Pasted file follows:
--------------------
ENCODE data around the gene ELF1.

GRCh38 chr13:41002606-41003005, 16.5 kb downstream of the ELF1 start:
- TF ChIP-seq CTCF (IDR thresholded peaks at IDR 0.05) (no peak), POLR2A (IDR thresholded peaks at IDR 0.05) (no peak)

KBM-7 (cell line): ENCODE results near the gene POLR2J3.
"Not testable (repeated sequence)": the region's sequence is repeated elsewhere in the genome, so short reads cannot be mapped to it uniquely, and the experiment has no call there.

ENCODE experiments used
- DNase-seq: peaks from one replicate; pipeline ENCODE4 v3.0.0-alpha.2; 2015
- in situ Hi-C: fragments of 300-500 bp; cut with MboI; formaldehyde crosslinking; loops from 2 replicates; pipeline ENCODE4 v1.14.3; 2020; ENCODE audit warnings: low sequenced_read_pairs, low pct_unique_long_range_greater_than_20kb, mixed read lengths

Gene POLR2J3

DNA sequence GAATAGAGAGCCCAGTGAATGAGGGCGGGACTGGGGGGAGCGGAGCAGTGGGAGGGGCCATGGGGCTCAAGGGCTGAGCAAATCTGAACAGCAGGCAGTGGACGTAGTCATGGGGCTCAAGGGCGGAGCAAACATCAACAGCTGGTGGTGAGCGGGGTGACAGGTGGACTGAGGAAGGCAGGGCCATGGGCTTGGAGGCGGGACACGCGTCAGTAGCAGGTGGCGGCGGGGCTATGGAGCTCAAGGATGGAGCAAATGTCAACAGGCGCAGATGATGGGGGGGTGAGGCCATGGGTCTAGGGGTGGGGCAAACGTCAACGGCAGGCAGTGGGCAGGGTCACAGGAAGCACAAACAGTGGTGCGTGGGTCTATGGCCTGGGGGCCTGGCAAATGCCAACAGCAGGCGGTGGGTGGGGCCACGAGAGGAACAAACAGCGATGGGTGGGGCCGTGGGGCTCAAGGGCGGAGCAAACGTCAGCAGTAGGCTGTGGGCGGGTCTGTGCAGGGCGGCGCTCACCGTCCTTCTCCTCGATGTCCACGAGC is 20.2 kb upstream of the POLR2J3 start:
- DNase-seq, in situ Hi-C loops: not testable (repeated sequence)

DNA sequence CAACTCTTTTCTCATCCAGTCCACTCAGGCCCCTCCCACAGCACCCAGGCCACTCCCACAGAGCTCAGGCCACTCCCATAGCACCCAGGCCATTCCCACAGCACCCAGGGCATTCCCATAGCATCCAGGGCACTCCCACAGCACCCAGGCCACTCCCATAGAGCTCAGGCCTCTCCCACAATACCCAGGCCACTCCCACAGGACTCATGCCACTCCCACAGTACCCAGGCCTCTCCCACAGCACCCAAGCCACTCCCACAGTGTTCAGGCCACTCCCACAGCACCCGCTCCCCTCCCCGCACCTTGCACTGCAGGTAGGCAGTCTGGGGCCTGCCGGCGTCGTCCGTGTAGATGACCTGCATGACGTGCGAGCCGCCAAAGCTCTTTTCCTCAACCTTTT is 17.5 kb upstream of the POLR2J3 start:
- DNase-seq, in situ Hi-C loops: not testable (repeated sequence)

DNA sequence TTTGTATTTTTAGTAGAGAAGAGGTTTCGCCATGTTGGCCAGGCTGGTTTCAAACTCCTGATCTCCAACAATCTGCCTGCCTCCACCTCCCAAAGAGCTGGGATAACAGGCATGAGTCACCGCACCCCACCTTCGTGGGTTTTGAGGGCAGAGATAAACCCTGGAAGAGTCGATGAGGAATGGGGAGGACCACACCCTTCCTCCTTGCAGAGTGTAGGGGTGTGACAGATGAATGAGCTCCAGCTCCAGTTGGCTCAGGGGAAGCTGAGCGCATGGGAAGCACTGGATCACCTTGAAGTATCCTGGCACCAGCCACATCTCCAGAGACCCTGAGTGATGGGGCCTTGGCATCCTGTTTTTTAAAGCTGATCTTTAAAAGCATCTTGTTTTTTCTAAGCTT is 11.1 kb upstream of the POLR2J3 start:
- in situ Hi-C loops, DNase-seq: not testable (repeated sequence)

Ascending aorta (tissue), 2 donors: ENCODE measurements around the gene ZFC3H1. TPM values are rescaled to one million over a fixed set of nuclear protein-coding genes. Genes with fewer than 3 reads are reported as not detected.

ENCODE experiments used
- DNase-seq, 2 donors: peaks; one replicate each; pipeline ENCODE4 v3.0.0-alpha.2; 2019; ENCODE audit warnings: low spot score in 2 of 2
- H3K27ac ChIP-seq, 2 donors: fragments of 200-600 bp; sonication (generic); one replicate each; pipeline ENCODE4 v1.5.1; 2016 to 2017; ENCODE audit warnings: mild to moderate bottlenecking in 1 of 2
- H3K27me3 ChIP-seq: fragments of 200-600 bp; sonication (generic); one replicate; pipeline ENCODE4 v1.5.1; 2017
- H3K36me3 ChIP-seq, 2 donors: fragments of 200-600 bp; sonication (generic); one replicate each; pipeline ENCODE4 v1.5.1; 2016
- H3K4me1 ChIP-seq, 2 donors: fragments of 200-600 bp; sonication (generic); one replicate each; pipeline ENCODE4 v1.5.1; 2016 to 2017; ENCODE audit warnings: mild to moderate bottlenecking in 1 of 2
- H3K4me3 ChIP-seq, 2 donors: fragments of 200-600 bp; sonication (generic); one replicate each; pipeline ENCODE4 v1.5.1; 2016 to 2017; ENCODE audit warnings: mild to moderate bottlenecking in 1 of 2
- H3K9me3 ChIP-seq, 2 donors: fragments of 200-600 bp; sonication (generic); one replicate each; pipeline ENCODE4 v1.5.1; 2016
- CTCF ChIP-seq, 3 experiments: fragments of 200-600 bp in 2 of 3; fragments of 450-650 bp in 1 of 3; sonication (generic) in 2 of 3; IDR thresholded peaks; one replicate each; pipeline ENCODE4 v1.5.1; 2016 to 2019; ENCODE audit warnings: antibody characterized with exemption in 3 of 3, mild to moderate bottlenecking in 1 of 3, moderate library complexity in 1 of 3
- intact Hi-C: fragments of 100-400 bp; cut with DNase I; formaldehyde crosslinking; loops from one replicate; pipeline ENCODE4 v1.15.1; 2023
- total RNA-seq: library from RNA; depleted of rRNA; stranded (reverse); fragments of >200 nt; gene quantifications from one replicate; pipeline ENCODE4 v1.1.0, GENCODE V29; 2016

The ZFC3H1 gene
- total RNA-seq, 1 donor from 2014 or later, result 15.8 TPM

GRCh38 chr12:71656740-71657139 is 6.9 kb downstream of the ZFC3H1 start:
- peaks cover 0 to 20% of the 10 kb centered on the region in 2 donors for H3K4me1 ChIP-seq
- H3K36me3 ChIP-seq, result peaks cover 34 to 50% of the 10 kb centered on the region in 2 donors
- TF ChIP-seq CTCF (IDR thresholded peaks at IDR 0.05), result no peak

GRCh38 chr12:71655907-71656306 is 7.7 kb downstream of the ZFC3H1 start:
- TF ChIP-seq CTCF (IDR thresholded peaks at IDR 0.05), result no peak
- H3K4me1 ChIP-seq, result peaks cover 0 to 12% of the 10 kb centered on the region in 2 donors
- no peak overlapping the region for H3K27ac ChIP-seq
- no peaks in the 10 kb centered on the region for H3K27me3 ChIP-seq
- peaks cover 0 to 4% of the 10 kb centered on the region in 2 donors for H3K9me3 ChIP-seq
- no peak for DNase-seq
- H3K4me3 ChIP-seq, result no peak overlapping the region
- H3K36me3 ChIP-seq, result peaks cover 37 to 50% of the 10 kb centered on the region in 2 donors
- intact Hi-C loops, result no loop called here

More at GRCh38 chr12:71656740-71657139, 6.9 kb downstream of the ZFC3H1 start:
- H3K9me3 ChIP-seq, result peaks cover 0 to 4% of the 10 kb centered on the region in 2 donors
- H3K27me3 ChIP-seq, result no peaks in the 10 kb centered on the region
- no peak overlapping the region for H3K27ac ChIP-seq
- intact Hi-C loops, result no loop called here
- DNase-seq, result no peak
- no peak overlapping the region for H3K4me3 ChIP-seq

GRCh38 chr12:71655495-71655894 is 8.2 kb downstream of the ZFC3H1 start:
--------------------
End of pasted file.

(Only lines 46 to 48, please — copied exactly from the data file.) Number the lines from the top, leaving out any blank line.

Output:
- H3K27me3 ChIP-seq, result no peaks in the 10 kb centered on the region
- no peak overlapping the region for H3K27ac ChIP-seq
- intact Hi-C loops, result no loop called here